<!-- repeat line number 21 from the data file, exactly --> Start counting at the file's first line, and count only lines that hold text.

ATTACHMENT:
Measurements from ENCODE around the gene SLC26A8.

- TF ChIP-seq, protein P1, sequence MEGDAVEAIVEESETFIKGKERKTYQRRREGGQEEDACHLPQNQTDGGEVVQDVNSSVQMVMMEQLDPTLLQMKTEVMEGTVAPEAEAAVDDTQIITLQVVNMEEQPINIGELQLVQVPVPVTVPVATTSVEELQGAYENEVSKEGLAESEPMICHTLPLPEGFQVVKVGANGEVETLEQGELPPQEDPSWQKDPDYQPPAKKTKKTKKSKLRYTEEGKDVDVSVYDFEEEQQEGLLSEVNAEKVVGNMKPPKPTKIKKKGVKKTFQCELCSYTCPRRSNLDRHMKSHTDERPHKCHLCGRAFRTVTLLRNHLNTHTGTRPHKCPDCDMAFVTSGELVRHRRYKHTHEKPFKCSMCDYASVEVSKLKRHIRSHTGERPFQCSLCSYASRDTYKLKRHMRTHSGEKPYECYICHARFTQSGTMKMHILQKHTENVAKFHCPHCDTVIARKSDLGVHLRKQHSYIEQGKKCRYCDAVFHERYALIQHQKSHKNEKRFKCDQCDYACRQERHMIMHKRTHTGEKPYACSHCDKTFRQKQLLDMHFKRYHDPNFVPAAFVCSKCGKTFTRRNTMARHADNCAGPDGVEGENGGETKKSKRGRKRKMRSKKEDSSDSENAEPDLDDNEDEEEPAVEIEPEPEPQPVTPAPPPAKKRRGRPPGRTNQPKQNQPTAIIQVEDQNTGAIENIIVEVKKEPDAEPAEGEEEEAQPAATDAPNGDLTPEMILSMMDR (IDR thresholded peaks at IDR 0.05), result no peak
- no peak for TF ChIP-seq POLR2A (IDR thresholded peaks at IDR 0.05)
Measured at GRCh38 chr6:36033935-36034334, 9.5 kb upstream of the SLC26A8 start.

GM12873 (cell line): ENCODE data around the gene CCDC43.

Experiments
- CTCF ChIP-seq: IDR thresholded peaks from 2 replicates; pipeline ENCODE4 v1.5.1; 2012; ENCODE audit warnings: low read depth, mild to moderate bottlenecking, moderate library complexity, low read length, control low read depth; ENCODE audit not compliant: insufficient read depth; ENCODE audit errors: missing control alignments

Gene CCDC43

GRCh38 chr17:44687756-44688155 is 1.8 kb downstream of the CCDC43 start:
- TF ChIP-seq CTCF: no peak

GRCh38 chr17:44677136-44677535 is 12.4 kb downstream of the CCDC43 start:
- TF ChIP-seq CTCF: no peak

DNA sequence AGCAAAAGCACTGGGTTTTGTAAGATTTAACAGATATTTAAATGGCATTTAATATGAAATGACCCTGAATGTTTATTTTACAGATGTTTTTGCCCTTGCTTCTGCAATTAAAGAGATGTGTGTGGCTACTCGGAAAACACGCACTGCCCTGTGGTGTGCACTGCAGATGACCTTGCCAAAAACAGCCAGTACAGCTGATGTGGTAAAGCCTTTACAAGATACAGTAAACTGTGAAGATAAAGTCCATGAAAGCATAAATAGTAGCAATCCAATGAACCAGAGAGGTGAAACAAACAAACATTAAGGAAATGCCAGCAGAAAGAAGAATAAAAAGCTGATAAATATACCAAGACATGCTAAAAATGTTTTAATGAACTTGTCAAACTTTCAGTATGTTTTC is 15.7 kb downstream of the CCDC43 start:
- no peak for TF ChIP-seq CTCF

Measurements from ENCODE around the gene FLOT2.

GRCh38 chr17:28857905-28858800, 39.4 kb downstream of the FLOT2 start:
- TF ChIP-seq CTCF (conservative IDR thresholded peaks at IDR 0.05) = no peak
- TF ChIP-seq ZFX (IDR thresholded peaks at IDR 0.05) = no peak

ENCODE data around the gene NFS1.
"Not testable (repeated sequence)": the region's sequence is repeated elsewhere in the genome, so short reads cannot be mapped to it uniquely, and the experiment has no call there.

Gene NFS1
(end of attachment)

Gene NFS1